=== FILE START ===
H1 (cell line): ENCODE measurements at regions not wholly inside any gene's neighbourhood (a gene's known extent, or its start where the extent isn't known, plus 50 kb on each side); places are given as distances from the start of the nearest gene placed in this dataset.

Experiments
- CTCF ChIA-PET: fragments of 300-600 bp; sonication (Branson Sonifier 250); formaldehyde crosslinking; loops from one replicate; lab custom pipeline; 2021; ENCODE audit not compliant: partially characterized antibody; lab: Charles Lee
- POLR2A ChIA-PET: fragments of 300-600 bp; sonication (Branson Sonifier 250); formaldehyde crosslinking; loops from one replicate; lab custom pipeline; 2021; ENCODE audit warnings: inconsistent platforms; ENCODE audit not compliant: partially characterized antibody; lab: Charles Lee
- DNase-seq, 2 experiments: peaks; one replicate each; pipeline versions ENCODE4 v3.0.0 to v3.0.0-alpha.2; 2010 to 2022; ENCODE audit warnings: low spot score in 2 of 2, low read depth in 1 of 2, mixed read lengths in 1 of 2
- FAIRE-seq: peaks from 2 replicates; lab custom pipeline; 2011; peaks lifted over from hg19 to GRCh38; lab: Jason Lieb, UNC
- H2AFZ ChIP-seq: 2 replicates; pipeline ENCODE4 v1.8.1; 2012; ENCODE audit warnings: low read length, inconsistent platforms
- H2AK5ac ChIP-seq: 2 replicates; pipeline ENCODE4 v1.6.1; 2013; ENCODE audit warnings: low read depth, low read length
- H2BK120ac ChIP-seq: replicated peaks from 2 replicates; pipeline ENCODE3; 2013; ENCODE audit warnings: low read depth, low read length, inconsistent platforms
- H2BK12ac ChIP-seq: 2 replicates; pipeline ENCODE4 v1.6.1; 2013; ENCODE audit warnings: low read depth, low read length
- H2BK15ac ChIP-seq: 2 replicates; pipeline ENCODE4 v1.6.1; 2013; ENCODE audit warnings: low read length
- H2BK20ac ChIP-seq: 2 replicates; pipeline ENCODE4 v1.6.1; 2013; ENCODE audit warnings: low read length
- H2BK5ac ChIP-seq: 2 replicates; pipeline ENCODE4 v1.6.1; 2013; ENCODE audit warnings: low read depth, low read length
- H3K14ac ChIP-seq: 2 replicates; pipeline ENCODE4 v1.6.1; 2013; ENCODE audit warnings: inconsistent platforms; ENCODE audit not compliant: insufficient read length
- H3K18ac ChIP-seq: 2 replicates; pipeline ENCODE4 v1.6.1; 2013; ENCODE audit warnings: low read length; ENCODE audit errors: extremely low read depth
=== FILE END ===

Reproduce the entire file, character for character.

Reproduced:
H1 (cell line): ENCODE measurements at regions not wholly inside any gene's neighbourhood (a gene's known extent, or its start where the extent isn't known, plus 50 kb on each side); places are given as distances from the start of the nearest gene placed in this dataset.

Experiments
- CTCF ChIA-PET: fragments of 300-600 bp; sonication (Branson Sonifier 250); formaldehyde crosslinking; loops from one replicate; lab custom pipeline; 2021; ENCODE audit not compliant: partially characterized antibody; lab: Charles Lee
- POLR2A ChIA-PET: fragments of 300-600 bp; sonication (Branson Sonifier 250); formaldehyde crosslinking; loops from one replicate; lab custom pipeline; 2021; ENCODE audit warnings: inconsistent platforms; ENCODE audit not compliant: partially characterized antibody; lab: Charles Lee
- DNase-seq, 2 experiments: peaks; one replicate each; pipeline versions ENCODE4 v3.0.0 to v3.0.0-alpha.2; 2010 to 2022; ENCODE audit warnings: low spot score in 2 of 2, low read depth in 1 of 2, mixed read lengths in 1 of 2
- FAIRE-seq: peaks from 2 replicates; lab custom pipeline; 2011; peaks lifted over from hg19 to GRCh38; lab: Jason Lieb, UNC
- H2AFZ ChIP-seq: 2 replicates; pipeline ENCODE4 v1.8.1; 2012; ENCODE audit warnings: low read length, inconsistent platforms
- H2AK5ac ChIP-seq: 2 replicates; pipeline ENCODE4 v1.6.1; 2013; ENCODE audit warnings: low read depth, low read length
- H2BK120ac ChIP-seq: replicated peaks from 2 replicates; pipeline ENCODE3; 2013; ENCODE audit warnings: low read depth, low read length, inconsistent platforms
- H2BK12ac ChIP-seq: 2 replicates; pipeline ENCODE4 v1.6.1; 2013; ENCODE audit warnings: low read depth, low read length
- H2BK15ac ChIP-seq: 2 replicates; pipeline ENCODE4 v1.6.1; 2013; ENCODE audit warnings: low read length
- H2BK20ac ChIP-seq: 2 replicates; pipeline ENCODE4 v1.6.1; 2013; ENCODE audit warnings: low read length
- H2BK5ac ChIP-seq: 2 replicates; pipeline ENCODE4 v1.6.1; 2013; ENCODE audit warnings: low read depth, low read length
- H3K14ac ChIP-seq: 2 replicates; pipeline ENCODE4 v1.6.1; 2013; ENCODE audit warnings: inconsistent platforms; ENCODE audit not compliant: insufficient read length
- H3K18ac ChIP-seq: 2 replicates; pipeline ENCODE4 v1.6.1; 2013; ENCODE audit warnings: low read length; ENCODE audit errors: extremely low read depth